394 F2d 122 United States v. Hodge
394 F.2d 122
UNITED STATES of America, Appellee,
Joe Caldwell HODGE, Appellant.
United States Court of Appeals Fourth Circuit.
Argued December 5, 1967.
Decided April 24, 1968.
Calvin L. Brown, Charlotte, N. C., court-appointed counsel, for appellant.
Wm. Medford, U. S. Atty. (James O. Israel, Jr., Asst. U. S. Atty., on brief), for appellee.
Before HAYNSWORTH, Chief Judge, and BOREMAN and WINTER, Circuit Judges.
Appellant, who is presently serving a life sentence for rape in the North Carolina prison system, asks the Court to overturn a conviction of kidnapping in the United States District Court for the Western District of North Carolina. The kidnapping conviction was entered on a plea of guilty,1 but the defendant contends that the fifty year concurrent sentence constitutes cruel and unusual punishment which is prohibited by the Eighth Amendment to the Constitution of the United States. We reject this contention and affirm.
18 U.S.C. § 1201 provides that a violation shall be punished by, among other things, imprisonment for any term of years or for life. Thus, the sentence imposed below was clearly within statutory limits. This being the case, the sentence will not be disturbed unless the trial judge has grossly abused the discretion afforded him. United States v. Baysden, 4 Cir., 326 F.2d 629. That such discretion was not abused in the instant case seems clear.
Having served a portion of a life term imposed upon him by the North Carolina courts after his convictions for rape and certain lesser offenses, appellant managed to escape and to set in motion the sequence of events giving rise to these proceedings. Brandishing a pistol, he forced his way into the car of Martha Elizabeth Burgess and forced her to drive him from North Carolina into South Carolina in the direction of Columbia. Though he explained to Miss Burgess that he was an escaped convict who had been falsely accused and convicted and who had escaped to search for proof of his innocence and though he assured her that she would not be harmed if she did as she was told, the District Judge was justified in concluding that appellant was a highly dangerous individual. During the drive toward Columbia appellant inquired of Miss Burgess whether or not she had heard of Speck, "the one who killed all those girls, those nurses," and asked her what she thought about it. Furthermore, after learning that they were being followed by a highway patrolman, appellant forced Miss Burgess to flee at high speeds in an attempt to outdistance the pursuer, and to drive on the left-hand side of the road to block the pursuing patrolman when he attempted to pull alongside. The chase was ended only when, by radio communications, another patrol car was positioned in front of Miss Burgess. By driving to the left and right as the defendant had forced Miss Burgess to do, that patrolman prevented her passing him and forced her to slow the car and stop.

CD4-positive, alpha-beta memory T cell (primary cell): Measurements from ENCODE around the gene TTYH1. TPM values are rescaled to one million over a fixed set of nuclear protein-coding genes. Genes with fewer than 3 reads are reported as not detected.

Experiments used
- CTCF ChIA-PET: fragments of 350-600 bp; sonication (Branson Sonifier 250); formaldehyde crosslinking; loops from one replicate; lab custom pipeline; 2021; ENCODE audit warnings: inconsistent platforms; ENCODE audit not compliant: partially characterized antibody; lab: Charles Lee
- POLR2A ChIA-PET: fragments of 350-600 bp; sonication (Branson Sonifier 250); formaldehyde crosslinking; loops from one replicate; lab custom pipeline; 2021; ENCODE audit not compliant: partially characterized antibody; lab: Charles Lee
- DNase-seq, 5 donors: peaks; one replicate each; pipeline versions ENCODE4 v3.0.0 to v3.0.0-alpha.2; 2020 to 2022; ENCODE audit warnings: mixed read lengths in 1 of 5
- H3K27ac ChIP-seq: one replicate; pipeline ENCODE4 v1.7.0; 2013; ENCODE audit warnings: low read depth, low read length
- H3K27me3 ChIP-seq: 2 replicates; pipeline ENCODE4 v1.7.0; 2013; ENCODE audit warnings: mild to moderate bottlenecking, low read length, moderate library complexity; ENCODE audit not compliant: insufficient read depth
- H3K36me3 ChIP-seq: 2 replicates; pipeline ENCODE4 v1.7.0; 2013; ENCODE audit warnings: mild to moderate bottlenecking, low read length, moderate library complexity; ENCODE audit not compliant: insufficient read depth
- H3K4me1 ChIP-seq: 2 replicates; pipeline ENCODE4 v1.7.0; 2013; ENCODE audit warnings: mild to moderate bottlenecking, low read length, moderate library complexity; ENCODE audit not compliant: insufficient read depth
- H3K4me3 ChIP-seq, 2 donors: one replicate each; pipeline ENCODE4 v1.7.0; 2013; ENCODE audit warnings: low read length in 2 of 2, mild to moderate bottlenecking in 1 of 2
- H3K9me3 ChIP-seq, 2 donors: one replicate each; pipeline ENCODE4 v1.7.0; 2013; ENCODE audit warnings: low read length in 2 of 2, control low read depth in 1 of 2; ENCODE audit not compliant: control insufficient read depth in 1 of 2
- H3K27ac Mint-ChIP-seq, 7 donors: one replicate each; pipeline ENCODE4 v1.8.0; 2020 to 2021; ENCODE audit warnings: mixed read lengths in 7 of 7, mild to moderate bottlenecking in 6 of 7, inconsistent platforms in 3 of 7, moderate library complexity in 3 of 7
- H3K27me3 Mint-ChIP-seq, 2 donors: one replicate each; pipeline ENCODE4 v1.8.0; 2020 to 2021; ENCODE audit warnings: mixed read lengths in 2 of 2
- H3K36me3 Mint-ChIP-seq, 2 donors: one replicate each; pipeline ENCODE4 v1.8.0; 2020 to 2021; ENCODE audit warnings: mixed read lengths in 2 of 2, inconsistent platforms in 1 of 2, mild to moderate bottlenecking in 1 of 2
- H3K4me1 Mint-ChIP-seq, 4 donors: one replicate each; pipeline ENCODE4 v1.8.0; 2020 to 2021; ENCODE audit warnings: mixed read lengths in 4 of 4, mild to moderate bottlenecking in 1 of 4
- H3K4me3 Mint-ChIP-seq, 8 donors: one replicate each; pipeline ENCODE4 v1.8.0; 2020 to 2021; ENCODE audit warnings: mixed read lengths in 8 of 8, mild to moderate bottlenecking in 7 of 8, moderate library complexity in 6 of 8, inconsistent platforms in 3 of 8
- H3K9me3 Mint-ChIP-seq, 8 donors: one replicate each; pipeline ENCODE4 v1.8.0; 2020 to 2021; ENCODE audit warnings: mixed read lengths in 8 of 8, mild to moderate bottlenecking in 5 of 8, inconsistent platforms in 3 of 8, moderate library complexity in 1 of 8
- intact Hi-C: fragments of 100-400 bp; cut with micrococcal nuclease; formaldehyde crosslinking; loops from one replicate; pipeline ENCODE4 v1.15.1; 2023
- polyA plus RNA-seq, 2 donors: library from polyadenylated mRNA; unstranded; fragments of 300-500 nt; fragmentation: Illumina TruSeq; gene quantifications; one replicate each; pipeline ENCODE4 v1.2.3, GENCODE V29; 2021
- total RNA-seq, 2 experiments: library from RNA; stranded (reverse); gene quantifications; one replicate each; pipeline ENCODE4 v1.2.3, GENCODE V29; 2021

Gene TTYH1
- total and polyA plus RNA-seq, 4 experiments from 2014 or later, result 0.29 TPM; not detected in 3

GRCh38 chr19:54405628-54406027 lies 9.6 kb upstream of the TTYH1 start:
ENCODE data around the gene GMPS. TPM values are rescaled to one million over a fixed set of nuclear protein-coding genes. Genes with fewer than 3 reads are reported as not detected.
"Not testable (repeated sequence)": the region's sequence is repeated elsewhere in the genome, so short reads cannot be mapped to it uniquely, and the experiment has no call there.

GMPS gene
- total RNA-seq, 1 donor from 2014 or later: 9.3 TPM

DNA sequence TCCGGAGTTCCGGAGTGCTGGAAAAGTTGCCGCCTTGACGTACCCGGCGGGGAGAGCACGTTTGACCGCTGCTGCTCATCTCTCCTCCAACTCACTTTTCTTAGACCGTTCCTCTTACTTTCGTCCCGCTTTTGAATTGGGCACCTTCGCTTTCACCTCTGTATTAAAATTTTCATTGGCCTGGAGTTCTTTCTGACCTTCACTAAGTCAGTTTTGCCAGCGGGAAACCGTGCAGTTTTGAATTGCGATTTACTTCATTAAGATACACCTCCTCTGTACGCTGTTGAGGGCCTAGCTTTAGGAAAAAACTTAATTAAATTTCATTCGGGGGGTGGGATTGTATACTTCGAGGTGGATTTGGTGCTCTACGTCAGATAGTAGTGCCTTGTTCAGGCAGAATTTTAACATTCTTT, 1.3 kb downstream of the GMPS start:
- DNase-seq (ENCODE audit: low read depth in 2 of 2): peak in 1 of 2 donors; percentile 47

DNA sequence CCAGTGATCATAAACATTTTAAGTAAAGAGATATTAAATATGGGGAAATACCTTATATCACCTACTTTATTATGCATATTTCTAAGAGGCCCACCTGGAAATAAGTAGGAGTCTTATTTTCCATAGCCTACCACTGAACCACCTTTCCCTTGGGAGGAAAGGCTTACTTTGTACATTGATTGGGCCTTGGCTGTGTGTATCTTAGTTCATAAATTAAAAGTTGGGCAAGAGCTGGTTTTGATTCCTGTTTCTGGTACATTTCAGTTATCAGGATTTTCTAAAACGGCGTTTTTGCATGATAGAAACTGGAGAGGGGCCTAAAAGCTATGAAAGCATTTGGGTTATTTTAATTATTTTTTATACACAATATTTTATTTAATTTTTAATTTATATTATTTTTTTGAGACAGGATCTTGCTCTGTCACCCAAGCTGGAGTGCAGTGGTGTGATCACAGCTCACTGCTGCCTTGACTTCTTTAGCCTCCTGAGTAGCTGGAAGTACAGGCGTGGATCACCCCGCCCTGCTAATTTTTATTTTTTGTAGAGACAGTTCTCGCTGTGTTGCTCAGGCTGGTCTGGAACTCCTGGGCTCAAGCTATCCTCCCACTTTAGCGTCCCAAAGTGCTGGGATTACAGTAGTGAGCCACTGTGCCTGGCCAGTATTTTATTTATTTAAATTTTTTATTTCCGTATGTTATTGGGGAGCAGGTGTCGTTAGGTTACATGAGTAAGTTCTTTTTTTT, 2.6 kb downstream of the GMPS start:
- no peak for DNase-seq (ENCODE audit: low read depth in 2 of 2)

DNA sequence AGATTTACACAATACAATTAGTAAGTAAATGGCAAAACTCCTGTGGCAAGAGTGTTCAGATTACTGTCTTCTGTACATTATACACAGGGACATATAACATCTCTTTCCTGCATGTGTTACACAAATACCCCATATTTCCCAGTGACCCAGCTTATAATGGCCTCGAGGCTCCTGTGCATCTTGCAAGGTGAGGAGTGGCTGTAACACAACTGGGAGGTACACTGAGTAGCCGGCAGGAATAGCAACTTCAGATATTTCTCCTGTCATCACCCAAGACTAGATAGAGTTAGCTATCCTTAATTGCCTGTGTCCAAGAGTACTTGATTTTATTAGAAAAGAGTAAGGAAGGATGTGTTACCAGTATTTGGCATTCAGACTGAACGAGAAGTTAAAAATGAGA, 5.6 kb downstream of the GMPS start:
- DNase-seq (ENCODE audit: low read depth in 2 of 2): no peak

These facts and the fact that appellant was an habitual offender presently under life sentence for rape called for a substantial sentence. The District Judge did not abuse his discretion in imposing a sentence of fifty years to run concurrently with the life sentence then being served in the state prison.
We are aware that prior to imposing sentence the District Judge made statements to the effect that it might have been better for all concerned if appellant rather than surrendering had attempted to shoot it out with his pursuers and had been killed in the process. While such remarks were intemperate and ill advised, particularly since appellant's parents were present in the courtroom, there was justification for the Judge's feeling that appellant posed a grave danger to society. It is not contended that the remarks affected the validity of the sentence, and we find no necessity for resentencing.
Appellant pleaded guilty to a bill of indictment charging him with kidnapping Martha Elizabeth Burgess and transporting her across a state line in violation of 18 U.S.C. § 1201